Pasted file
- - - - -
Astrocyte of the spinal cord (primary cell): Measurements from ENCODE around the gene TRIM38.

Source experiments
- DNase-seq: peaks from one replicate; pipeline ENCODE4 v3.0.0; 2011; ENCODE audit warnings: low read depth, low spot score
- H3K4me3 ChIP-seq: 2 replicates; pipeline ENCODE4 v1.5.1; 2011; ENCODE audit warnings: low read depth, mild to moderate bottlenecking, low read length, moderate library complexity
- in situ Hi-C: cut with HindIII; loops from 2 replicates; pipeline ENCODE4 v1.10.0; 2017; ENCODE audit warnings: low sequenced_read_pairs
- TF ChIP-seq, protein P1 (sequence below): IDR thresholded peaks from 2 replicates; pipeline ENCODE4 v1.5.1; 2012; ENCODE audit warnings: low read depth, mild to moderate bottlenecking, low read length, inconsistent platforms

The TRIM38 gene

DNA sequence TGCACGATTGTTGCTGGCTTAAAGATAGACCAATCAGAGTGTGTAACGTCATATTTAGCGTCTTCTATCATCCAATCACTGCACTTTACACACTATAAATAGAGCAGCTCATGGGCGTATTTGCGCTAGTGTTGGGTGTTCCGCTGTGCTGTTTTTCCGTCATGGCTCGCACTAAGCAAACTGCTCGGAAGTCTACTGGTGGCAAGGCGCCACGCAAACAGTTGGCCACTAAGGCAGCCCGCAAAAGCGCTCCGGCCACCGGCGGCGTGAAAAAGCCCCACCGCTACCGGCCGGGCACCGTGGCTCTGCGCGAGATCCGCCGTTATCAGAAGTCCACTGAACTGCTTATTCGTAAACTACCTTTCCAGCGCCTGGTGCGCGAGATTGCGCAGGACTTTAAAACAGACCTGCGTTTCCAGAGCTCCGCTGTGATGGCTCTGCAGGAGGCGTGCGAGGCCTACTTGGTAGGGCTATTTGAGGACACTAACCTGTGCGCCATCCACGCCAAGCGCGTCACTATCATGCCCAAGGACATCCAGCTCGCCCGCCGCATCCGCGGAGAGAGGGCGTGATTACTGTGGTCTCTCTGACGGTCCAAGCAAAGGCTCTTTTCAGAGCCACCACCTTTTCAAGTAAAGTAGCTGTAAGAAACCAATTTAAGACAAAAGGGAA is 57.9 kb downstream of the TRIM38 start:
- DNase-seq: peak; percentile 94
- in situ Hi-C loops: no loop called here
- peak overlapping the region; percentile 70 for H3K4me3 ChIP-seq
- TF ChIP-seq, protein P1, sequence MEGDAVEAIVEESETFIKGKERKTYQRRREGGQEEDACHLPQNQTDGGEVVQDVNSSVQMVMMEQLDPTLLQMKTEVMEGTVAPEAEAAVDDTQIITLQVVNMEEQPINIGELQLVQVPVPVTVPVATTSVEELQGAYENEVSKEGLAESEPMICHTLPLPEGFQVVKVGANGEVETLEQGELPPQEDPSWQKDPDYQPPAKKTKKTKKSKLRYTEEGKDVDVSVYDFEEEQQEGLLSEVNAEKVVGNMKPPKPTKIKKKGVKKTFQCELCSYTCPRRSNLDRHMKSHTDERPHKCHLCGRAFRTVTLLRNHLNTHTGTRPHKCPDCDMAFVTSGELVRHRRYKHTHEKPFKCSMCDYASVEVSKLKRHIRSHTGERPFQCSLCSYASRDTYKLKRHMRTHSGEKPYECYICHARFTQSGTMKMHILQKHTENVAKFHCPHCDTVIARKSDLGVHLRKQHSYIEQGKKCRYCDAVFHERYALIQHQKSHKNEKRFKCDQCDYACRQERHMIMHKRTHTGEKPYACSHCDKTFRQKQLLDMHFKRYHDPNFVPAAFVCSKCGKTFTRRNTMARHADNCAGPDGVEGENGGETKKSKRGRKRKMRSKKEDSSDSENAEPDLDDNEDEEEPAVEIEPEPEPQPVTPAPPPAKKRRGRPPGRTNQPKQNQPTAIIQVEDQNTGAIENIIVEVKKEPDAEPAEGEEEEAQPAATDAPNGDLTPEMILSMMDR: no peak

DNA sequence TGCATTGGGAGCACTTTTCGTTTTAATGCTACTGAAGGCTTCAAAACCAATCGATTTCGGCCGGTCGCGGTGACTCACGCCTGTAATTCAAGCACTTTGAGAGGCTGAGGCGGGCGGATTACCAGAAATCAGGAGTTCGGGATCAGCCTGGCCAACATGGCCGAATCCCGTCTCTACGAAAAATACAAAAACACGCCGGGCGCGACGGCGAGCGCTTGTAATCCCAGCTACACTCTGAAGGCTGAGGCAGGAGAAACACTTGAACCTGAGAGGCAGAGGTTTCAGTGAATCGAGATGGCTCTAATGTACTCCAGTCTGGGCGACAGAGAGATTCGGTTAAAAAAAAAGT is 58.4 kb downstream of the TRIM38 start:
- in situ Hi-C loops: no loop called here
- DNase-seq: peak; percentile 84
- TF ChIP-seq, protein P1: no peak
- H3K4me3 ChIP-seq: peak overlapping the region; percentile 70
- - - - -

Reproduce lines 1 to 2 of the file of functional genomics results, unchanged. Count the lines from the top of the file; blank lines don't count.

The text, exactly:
Astrocyte of the spinal cord (primary cell): Measurements from ENCODE around the gene TRIM38.

Source experiments